Russia, says Europe nowadays, is the big danger for the energy sector and the economy as a whole. It's certainly true on a systemic, geopolitical level.
Yet geopolitics hardly matters in a place like Galabovo or Bobov dol. Both are small villages near big coal power plants. What matters there are the clouds of dust and dirt, falling from the sky from time to time. They clog the airways, make you cough, and lay you up in bed.
Or take Ruse and Pernik. Both cities have central heating systems which use no Russian gas whatsoever. Yet both burn garbage at a fast rate, and eco-organizations are claiming the filters there don't work, therefore polluting the air that thousands of people breathe every day.
What unites those places is not Putin. It's Hristo Kovachki - the guy whose business interests the European prosecution service (EPPO) targeted this week in a surprising blow.
Kovachki is the quintessential Eastern European oligarch - a type which has populated the region in the transition from communism to capitalism. He used to own a once-municipal bank and an insurance company, bought several coal mines and power plants and basically established control over parts of the country with the help of sympathetic regulators and politicians. He then returned the favor by ensuring his thousands of workers voted for whomever he told them to.
By all accounts, Kovachki was supposed to be bankrupting at a fast pace in the middle of the last decade, hunted by European regulations and the imminent demise of coal. Instead, by 2018, he was in the energy distribution business and was getting help from a whole range of state-owned companies to sell the electricity he still produces. At present his electricity trader is the biggest in the country by volume and profit and the whole Kovachki operation is worth several billion levs.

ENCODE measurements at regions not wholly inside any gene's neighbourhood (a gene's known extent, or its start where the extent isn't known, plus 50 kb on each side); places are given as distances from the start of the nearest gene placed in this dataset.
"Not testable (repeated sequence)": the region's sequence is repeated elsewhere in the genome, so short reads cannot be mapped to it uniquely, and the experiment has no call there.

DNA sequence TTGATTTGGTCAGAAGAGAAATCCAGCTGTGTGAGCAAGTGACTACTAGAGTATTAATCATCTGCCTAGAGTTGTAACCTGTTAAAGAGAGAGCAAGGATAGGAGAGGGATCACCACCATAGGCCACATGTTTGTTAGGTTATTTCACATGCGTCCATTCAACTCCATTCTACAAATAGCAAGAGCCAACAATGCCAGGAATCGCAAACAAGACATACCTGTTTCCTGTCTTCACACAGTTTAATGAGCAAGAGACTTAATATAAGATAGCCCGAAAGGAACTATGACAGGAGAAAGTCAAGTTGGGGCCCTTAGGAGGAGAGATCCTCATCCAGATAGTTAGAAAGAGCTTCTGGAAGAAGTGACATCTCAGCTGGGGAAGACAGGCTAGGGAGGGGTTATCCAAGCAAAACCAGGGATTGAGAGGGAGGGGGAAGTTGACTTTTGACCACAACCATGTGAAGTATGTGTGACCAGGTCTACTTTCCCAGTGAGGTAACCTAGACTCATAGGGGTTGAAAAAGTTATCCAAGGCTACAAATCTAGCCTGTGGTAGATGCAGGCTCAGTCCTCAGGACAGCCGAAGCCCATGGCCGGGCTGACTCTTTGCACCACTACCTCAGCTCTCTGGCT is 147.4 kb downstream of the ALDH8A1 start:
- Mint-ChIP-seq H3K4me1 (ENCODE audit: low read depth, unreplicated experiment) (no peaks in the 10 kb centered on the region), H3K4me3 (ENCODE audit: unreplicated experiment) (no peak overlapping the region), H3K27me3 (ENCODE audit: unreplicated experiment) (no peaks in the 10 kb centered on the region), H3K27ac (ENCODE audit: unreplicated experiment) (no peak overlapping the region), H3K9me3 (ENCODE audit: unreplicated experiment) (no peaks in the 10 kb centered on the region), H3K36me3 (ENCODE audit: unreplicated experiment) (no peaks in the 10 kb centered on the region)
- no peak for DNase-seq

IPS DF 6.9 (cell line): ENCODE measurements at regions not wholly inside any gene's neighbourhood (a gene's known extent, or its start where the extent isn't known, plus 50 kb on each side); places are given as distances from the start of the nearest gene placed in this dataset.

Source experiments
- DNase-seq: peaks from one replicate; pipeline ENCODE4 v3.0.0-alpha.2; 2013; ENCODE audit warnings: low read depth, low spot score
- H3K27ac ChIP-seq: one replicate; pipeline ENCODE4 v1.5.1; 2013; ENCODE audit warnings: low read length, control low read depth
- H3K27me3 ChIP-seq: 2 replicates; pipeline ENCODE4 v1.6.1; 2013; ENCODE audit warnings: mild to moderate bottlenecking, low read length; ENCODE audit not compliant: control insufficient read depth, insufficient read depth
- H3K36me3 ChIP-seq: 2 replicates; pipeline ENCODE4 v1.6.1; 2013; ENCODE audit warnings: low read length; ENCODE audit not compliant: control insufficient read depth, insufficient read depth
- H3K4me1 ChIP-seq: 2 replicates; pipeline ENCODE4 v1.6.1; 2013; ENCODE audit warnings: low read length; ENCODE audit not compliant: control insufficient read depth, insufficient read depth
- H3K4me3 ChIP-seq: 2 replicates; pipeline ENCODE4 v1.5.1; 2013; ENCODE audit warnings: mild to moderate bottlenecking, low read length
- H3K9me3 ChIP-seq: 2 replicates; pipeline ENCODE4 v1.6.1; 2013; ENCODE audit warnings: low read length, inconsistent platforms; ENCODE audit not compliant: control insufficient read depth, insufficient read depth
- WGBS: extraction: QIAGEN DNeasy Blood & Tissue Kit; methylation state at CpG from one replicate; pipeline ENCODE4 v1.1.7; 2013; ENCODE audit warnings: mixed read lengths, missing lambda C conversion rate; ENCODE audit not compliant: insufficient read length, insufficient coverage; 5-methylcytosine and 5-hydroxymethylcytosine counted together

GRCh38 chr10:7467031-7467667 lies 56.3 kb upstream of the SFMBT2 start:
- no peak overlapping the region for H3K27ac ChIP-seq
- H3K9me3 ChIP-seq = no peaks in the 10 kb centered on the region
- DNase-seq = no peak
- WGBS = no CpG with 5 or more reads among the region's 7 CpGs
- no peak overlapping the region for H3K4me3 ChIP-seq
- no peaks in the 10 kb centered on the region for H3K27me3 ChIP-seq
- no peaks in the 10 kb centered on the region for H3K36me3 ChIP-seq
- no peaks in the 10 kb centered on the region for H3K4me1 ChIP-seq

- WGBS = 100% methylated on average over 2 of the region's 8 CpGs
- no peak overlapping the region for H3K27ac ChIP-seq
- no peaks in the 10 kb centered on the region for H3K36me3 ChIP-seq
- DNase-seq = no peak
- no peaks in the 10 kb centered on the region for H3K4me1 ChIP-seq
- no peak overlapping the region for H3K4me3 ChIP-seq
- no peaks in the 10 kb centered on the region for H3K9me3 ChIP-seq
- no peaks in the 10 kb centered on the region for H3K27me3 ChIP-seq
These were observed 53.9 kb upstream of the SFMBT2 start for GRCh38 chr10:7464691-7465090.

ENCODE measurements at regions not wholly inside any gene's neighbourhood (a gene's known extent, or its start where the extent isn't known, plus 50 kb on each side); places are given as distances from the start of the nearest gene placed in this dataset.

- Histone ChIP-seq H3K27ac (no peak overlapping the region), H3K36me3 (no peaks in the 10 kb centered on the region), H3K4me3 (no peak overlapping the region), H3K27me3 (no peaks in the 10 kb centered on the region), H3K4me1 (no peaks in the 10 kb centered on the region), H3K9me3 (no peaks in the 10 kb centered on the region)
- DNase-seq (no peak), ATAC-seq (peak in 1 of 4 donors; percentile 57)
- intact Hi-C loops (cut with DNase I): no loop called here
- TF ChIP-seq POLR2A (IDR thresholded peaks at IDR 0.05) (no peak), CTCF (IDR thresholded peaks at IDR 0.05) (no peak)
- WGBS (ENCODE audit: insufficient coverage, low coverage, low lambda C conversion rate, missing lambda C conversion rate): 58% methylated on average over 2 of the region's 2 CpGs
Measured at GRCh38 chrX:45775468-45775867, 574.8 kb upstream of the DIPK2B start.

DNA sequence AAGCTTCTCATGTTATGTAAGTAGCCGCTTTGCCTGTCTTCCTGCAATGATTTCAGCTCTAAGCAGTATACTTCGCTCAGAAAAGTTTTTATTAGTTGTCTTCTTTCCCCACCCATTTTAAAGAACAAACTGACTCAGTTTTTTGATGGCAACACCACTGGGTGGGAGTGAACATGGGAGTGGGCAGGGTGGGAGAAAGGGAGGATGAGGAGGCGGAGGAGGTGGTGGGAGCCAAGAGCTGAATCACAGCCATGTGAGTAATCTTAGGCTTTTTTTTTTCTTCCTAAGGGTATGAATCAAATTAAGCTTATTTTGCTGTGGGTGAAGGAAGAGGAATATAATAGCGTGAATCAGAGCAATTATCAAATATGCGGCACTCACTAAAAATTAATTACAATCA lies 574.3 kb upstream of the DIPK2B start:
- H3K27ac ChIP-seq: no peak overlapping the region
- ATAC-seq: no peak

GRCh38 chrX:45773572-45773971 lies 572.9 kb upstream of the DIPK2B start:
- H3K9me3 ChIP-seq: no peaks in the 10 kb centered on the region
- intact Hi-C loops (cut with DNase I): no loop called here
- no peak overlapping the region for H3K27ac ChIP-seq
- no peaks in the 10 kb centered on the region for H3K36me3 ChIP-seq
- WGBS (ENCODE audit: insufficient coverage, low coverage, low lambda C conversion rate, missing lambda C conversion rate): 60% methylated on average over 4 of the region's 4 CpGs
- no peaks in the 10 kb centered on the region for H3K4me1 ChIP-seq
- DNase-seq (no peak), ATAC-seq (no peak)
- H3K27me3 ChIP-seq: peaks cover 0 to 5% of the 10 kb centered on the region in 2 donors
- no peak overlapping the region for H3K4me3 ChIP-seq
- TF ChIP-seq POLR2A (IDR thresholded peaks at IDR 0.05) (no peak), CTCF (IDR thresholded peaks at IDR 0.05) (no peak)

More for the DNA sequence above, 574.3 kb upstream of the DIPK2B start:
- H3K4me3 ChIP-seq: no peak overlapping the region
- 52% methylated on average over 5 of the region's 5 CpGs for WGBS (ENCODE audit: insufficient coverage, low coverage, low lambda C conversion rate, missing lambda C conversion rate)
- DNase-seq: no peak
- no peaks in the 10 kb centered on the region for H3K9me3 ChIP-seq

When I say "his", of course, I'm jumping over this invisible link which usually connects people like Kovachki to their empires. None of those assets was or is owned directly by him, therefore ensuring he is never directly implicated in any of the troubles surrounding them.
By now you must understand why coal plants, operated by Kovachki, are still in business and pollute places like Galabovo, why people there keep quiet and why the local or national authorities have kept their eyes closed for decades.
And that's why EPPO's attack on EU carbon emission trading was unexpected. No one gave much thought to European prosecutors. True, Bulgarians had invested some hope in them, thinking they could substitute the local prosecution service, which is still captured by political powers. But Brussels had been as quiet as ever these past two years, seemingly disregarding any wrongdoing here, just like it has been over the past 12 years.
It's telling that just a week before, after the new Magnitsky sanctions package, Kovachki gave his first interview to Capital newspaper, to assure he is "all for" the US interests in the energy sector and aligning himself geopolitically. The blow, though, came from another direction.
So it's all eyes on EPPO now. If they manage to bring down such a huge player in the Bulgarian economy, they will be a force to reckon with. If not, they will prove to be yet another impotent EU force trying in vain to rein in the wild East.
The former media mogul and MRF MP Delyan Peevski, or as the US has branded him - the "significant agent of corruption", has new troubles with the US Treasury Department. Peevski appealed the sanctions, prompting the American institution to reveal more of their report card on him. The Office of Foreign Assets Control (OFAC) filed a demand with the US court to dismiss Peevski's appeal in which there are several interesting bits of information.